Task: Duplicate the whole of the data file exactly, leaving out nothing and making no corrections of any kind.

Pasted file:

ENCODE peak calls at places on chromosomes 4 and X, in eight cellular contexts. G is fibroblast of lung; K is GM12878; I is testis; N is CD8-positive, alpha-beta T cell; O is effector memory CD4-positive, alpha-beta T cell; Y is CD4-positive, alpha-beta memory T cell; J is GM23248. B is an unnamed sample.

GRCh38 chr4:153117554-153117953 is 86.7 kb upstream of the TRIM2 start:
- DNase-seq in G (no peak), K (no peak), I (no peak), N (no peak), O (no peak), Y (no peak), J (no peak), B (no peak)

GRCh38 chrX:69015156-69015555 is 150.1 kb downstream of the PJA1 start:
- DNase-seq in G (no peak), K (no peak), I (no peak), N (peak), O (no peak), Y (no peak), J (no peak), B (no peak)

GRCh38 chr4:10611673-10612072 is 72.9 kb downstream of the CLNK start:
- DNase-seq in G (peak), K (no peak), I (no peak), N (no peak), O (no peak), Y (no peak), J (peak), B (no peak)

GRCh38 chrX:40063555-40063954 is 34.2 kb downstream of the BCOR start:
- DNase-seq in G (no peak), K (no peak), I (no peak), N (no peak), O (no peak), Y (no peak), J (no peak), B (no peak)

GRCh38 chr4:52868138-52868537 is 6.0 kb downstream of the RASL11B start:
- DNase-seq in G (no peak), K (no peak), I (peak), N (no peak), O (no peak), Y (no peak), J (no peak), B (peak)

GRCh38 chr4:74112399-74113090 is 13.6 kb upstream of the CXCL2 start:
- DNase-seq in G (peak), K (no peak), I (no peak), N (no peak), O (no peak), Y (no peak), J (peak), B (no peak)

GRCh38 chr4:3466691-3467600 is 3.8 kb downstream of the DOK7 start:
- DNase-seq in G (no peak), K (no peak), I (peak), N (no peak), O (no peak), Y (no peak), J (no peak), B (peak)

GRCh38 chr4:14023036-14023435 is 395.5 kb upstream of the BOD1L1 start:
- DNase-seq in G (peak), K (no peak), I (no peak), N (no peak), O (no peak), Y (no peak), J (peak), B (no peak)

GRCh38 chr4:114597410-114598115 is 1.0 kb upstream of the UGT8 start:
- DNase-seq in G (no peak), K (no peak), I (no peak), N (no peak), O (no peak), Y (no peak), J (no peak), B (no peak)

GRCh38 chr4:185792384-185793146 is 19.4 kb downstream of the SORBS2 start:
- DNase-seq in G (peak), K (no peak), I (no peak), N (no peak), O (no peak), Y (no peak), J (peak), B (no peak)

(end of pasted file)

ENCODE peak calls at places on chromosomes 4 and X, in eight cellular contexts. G is fibroblast of lung; K is GM12878; I is testis; N is CD8-positive, alpha-beta T cell; O is effector memory CD4-positive, alpha-beta T cell; Y is CD4-positive, alpha-beta memory T cell; J is GM23248. B is an unnamed sample.

GRCh38 chr4:153117554-153117953 is 86.7 kb upstream of the TRIM2 start:
- DNase-seq in G (no peak), K (no peak), I (no peak), N (no peak), O (no peak), Y (no peak), J (no peak), B (no peak)

GRCh38 chrX:69015156-69015555 is 150.1 kb downstream of the PJA1 start:
- DNase-seq in G (no peak), K (no peak), I (no peak), N (peak), O (no peak), Y (no peak), J (no peak), B (no peak)

GRCh38 chr4:10611673-10612072 is 72.9 kb downstream of the CLNK start:
- DNase-seq in G (peak), K (no peak), I (no peak), N (no peak), O (no peak), Y (no peak), J (peak), B (no peak)

GRCh38 chrX:40063555-40063954 is 34.2 kb downstream of the BCOR start:
- DNase-seq in G (no peak), K (no peak), I (no peak), N (no peak), O (no peak), Y (no peak), J (no peak), B (no peak)

GRCh38 chr4:52868138-52868537 is 6.0 kb downstream of the RASL11B start:
- DNase-seq in G (no peak), K (no peak), I (peak), N (no peak), O (no peak), Y (no peak), J (no peak), B (peak)

GRCh38 chr4:74112399-74113090 is 13.6 kb upstream of the CXCL2 start:
- DNase-seq in G (peak), K (no peak), I (no peak), N (no peak), O (no peak), Y (no peak), J (peak), B (no peak)

GRCh38 chr4:3466691-3467600 is 3.8 kb downstream of the DOK7 start:
- DNase-seq in G (no peak), K (no peak), I (peak), N (no peak), O (no peak), Y (no peak), J (no peak), B (peak)

GRCh38 chr4:14023036-14023435 is 395.5 kb upstream of the BOD1L1 start:
- DNase-seq in G (peak), K (no peak), I (no peak), N (no peak), O (no peak), Y (no peak), J (peak), B (no peak)

GRCh38 chr4:114597410-114598115 is 1.0 kb upstream of the UGT8 start:
- DNase-seq in G (no peak), K (no peak), I (no peak), N (no peak), O (no peak), Y (no peak), J (no peak), B (no peak)

GRCh38 chr4:185792384-185793146 is 19.4 kb downstream of the SORBS2 start:
- DNase-seq in G (peak), K (no peak), I (no peak), N (no peak), O (no peak), Y (no peak), J (peak), B (no peak)